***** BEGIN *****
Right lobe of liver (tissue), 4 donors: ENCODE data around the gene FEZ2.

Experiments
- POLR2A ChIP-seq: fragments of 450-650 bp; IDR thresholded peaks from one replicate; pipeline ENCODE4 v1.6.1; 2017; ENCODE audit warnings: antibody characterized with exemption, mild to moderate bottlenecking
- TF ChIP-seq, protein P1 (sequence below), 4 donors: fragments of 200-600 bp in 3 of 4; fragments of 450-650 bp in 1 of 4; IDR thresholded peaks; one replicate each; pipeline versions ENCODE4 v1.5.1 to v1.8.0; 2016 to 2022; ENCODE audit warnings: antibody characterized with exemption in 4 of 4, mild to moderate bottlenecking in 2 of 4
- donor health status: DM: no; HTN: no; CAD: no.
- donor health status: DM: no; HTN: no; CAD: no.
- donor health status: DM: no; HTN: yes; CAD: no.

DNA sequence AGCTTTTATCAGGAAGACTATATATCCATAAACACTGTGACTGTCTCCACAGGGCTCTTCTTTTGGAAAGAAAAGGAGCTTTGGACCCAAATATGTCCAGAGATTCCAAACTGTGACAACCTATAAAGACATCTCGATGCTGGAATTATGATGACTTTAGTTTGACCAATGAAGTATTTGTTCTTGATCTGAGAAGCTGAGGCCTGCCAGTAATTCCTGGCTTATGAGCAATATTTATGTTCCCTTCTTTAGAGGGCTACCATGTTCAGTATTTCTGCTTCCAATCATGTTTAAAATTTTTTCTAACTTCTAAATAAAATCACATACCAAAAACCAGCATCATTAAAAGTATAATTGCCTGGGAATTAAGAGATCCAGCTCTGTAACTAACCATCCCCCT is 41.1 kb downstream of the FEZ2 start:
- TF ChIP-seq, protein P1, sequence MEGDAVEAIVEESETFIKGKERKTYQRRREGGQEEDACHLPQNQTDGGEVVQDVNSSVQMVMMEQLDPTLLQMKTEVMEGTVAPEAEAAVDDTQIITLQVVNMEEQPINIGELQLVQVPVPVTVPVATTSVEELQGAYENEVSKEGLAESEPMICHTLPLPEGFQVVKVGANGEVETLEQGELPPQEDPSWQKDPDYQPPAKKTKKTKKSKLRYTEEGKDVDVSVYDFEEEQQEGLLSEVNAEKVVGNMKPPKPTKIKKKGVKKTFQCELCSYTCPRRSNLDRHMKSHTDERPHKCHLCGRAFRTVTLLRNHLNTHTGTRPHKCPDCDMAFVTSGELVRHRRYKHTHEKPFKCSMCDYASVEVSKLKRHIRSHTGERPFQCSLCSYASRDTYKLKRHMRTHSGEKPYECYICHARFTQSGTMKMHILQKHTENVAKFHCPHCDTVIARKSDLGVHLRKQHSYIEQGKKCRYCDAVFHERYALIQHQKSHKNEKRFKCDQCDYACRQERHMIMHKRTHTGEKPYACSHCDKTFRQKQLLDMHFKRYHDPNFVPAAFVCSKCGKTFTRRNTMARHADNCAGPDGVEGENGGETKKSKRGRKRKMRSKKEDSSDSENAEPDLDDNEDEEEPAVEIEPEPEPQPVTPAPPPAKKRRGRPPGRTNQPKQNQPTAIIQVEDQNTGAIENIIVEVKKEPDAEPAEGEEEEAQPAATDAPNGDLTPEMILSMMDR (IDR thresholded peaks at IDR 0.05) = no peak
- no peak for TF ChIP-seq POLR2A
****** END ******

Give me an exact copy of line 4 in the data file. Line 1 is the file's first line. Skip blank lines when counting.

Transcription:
- TF ChIP-seq, protein P1 (sequence below), 4 donors: fragments of 200-600 bp in 3 of 4; fragments of 450-650 bp in 1 of 4; IDR thresholded peaks; one replicate each; pipeline versions ENCODE4 v1.5.1 to v1.8.0; 2016 to 2022; ENCODE audit warnings: antibody characterized with exemption in 4 of 4, mild to moderate bottlenecking in 2 of 4